Angiogenesis is regulated in large part by the balance of various proangiogenic stimulators, such as VEGF, and a diverse group of endogenous inhibitors of angiogenesis, most of which are extrinsic to endothelial cells. With respect to the latter, until recently, none have appeared to be induced as a consequence of a specific, self-regulating, feedback inhibition response. A new inhibitor, called vasohibin, has been uncovered. Vasohibin is selectively induced in endothelial cells by proangiogenic stimulatory growth factors such as VEGF; it appears to operate as an intrinsic and highly specific feedback inhibitor of activated endothelial cells engaged in the process of angiogenesis.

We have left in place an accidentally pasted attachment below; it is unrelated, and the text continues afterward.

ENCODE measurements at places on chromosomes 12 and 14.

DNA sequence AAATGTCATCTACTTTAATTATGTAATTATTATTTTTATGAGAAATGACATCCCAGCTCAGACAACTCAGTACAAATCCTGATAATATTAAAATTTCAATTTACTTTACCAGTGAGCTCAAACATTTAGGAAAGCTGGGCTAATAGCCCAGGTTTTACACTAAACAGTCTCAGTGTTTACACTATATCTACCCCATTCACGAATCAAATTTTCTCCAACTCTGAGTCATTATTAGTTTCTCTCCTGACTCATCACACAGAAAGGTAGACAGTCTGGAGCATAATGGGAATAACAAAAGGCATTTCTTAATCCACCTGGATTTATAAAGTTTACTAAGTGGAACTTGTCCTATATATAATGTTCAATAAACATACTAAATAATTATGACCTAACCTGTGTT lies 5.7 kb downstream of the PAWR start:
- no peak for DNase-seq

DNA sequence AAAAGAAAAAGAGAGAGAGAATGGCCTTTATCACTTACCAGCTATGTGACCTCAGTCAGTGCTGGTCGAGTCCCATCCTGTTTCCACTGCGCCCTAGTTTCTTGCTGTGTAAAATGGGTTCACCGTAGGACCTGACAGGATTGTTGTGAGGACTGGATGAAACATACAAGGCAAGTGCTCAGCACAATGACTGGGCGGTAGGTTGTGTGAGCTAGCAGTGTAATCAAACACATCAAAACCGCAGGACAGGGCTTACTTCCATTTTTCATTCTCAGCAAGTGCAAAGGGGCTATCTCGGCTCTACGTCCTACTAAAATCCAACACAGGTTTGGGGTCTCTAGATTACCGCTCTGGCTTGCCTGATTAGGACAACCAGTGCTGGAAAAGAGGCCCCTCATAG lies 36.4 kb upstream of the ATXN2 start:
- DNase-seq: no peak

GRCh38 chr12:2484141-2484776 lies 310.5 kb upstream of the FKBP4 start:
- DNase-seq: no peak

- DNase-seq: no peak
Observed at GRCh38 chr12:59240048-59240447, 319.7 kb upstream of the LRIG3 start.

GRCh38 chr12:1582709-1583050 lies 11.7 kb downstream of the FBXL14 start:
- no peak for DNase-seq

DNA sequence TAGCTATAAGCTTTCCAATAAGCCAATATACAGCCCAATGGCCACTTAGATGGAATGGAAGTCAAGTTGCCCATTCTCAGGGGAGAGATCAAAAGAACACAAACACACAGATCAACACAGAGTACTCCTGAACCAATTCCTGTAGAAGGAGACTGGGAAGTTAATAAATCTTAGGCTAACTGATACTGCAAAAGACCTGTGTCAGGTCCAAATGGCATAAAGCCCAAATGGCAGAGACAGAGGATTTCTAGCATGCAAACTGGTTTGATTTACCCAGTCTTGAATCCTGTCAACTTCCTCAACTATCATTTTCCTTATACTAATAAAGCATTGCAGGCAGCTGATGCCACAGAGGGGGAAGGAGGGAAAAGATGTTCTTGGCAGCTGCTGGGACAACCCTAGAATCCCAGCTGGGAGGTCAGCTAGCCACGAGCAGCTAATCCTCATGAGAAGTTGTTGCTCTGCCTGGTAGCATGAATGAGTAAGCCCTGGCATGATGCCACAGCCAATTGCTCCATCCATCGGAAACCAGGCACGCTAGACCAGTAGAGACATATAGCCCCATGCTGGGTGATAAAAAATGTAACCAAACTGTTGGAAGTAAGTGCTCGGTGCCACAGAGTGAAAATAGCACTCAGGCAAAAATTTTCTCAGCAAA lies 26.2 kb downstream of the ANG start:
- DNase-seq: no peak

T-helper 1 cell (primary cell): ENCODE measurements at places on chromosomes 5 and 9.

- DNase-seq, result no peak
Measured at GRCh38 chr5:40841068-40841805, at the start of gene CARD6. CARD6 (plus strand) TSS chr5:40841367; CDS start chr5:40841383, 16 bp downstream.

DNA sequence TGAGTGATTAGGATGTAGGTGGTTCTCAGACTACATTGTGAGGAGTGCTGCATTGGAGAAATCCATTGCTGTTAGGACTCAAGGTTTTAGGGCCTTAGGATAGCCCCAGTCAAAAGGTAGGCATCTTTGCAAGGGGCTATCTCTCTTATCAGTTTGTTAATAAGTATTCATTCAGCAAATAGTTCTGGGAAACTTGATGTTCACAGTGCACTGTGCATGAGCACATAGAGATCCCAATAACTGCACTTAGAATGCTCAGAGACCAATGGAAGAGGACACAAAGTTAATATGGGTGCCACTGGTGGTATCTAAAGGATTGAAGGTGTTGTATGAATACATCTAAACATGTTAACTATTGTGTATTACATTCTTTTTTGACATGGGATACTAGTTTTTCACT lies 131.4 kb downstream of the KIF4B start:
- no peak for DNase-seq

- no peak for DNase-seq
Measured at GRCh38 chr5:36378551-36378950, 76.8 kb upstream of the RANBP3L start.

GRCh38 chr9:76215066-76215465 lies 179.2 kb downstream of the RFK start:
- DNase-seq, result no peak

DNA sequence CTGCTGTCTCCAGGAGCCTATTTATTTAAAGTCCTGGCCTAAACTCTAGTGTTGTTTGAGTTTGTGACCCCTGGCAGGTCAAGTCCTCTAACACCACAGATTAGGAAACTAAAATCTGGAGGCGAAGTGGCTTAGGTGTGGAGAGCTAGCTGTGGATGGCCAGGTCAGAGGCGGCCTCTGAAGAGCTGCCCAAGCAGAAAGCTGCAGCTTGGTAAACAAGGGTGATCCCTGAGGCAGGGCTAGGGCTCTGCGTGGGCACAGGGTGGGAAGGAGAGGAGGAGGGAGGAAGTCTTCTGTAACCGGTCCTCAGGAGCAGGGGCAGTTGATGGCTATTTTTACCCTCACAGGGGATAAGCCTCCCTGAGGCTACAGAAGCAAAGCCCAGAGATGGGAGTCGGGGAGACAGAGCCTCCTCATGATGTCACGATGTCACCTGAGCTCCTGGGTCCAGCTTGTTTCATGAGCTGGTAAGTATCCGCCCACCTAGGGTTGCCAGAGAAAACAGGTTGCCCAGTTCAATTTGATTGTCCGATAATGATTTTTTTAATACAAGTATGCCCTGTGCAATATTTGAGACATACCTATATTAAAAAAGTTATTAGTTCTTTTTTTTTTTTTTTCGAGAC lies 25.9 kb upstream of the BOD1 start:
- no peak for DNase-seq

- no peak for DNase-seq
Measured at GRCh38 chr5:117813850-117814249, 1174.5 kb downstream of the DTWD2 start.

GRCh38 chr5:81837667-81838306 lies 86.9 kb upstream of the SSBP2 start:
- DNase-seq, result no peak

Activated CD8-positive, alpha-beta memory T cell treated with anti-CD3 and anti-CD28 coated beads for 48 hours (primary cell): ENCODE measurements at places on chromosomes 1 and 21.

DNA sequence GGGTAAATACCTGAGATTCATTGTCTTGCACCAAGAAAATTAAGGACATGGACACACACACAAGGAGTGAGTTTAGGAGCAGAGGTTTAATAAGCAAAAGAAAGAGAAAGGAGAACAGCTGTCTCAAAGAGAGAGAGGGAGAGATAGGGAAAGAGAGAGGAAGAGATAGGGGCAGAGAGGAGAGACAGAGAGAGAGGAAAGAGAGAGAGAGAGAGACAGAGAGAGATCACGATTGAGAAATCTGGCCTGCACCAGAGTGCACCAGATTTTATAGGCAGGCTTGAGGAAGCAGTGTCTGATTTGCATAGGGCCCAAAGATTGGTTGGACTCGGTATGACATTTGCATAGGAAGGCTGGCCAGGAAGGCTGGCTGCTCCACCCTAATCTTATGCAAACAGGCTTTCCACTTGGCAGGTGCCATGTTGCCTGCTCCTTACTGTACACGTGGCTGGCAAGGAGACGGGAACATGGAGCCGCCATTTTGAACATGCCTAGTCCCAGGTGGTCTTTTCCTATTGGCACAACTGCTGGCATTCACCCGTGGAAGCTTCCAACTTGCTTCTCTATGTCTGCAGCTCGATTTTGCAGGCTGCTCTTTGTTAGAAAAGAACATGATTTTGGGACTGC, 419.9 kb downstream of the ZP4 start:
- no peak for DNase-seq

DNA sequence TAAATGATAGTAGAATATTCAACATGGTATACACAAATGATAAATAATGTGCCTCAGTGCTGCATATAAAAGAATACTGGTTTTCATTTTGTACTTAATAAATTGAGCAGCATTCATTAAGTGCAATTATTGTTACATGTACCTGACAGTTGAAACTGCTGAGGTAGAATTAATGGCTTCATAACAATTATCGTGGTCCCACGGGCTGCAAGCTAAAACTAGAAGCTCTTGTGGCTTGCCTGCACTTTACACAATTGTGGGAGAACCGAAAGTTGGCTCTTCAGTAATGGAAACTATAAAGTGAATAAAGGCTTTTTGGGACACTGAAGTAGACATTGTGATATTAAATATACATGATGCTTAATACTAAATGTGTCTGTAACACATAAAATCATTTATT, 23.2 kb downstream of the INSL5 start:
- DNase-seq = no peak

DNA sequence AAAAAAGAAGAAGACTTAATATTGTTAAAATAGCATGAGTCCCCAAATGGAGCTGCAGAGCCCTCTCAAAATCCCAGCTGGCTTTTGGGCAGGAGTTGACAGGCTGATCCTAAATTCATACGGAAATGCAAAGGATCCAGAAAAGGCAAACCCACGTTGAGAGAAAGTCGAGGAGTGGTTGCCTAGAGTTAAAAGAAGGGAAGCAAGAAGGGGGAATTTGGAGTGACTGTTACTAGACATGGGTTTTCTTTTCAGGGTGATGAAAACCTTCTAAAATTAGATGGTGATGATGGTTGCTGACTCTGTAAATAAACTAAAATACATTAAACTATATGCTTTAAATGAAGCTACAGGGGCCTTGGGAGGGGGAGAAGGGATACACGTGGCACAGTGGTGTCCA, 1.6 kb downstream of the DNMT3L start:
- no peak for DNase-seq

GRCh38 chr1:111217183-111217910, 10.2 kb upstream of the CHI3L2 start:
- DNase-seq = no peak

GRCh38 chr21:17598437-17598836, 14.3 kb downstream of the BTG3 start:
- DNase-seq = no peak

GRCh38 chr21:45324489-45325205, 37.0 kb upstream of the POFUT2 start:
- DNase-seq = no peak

Robert S. Kerbel
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